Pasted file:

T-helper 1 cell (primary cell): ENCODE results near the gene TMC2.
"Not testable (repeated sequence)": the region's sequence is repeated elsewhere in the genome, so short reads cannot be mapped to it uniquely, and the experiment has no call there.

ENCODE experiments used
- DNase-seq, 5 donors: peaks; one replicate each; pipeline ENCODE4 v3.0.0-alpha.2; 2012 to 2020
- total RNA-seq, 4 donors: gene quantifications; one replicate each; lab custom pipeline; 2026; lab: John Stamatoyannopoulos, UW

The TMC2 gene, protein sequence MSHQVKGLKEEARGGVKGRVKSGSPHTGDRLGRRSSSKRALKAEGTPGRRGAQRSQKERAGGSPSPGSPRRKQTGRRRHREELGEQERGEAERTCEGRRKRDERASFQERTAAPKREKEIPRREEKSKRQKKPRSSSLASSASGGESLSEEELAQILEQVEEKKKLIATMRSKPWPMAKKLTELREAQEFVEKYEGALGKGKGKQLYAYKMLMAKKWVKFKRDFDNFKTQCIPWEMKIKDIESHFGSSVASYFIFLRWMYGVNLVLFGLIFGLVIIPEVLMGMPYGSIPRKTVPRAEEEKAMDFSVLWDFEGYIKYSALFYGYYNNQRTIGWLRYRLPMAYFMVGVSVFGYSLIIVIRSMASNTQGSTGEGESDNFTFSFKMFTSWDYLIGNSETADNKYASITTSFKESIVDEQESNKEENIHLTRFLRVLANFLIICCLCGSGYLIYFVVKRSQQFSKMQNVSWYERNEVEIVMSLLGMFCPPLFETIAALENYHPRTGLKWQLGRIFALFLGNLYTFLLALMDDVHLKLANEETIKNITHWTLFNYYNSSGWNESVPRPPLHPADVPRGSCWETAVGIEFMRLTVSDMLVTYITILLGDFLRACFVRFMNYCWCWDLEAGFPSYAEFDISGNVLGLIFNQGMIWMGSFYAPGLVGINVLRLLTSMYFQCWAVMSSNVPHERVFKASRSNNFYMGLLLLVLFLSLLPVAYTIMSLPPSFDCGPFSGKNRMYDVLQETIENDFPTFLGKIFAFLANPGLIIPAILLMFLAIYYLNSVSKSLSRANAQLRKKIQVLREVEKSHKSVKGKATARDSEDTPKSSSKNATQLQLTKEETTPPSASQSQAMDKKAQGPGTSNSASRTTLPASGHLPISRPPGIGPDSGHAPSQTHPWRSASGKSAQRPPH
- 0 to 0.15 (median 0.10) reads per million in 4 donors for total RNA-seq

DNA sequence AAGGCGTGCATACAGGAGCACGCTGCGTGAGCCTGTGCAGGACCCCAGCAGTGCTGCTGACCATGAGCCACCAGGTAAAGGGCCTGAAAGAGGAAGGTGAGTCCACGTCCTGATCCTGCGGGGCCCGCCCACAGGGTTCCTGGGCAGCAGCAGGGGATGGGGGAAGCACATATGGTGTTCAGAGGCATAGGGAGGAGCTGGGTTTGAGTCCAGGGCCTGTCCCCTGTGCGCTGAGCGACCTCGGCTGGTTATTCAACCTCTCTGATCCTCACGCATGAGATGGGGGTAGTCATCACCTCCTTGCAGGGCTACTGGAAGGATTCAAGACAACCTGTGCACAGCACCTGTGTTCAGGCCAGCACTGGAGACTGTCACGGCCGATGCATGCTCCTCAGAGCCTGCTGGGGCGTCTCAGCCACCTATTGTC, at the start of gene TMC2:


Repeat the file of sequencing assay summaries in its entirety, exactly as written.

T-helper 1 cell (primary cell): ENCODE results near the gene TMC2.
"Not testable (repeated sequence)": the region's sequence is repeated elsewhere in the genome, so short reads cannot be mapped to it uniquely, and the experiment has no call there.

ENCODE experiments used
- DNase-seq, 5 donors: peaks; one replicate each; pipeline ENCODE4 v3.0.0-alpha.2; 2012 to 2020
- total RNA-seq, 4 donors: gene quantifications; one replicate each; lab custom pipeline; 2026; lab: John Stamatoyannopoulos, UW

The TMC2 gene, protein sequence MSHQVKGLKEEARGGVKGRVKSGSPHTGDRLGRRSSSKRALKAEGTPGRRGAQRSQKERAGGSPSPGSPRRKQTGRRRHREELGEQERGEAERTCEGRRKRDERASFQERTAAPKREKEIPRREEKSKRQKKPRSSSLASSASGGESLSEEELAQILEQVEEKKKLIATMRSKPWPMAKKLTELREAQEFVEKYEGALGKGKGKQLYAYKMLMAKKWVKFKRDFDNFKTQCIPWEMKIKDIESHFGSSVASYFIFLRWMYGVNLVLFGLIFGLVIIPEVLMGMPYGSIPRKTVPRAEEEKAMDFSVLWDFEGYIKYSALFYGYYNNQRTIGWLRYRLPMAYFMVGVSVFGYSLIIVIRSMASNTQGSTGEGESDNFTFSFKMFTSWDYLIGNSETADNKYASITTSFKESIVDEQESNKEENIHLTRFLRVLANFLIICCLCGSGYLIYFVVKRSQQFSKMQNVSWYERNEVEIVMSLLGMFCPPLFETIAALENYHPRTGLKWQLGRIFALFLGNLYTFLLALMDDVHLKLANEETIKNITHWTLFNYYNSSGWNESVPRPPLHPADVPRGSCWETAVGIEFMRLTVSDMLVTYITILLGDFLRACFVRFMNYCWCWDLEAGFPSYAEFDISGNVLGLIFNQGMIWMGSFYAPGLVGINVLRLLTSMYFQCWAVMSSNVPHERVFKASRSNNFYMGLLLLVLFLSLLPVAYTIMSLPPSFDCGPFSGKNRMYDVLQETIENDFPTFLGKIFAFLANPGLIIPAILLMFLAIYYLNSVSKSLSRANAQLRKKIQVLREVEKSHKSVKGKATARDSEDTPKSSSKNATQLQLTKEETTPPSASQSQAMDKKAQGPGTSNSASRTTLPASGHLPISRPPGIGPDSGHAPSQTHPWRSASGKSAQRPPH
- 0 to 0.15 (median 0.10) reads per million in 4 donors for total RNA-seq

DNA sequence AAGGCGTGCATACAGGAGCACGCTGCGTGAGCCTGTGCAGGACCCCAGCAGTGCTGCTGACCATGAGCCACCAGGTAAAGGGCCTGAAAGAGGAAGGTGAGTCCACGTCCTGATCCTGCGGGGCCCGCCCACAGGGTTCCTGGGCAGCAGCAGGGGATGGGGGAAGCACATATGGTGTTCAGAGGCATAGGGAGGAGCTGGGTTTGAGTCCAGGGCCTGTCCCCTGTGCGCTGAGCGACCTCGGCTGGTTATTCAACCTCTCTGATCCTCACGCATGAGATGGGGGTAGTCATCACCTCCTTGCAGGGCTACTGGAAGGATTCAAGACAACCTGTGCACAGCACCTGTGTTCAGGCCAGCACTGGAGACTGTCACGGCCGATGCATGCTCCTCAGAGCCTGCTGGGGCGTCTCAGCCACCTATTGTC, at the start of gene TMC2: